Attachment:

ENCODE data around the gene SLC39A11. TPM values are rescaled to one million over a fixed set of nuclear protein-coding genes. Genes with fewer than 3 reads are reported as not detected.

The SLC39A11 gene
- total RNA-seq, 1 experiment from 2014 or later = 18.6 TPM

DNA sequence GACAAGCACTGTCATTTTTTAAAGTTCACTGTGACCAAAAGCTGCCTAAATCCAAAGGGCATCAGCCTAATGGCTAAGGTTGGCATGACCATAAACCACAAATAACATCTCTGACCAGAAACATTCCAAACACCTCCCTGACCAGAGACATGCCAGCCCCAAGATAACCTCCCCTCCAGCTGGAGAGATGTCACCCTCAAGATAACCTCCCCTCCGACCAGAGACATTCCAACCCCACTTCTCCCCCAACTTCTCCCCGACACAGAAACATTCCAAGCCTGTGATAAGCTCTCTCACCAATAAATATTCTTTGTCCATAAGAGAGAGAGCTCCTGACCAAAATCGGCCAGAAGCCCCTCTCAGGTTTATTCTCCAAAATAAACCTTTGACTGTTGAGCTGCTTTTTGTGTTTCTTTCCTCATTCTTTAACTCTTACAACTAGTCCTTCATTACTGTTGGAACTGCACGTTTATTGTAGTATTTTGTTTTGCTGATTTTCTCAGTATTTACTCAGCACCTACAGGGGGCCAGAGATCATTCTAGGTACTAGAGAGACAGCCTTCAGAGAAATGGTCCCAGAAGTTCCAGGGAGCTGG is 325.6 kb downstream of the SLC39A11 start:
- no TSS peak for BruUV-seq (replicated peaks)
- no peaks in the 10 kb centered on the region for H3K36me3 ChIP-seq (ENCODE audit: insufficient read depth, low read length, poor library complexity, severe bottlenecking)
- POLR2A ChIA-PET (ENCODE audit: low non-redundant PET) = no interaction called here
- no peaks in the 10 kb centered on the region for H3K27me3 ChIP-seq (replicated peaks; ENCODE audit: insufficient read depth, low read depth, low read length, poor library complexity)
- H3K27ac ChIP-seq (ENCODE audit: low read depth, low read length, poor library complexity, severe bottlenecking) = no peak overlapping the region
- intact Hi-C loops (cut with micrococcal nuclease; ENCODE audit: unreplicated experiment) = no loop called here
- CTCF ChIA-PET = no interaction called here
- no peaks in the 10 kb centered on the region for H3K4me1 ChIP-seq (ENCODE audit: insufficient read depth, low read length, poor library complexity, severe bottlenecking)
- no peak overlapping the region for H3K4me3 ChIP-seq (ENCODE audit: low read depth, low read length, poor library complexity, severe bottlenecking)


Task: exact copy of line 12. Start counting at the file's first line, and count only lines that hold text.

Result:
- no peaks in the 10 kb centered on the region for H3K4me1 ChIP-seq (ENCODE audit: insufficient read depth, low read length, poor library complexity, severe bottlenecking)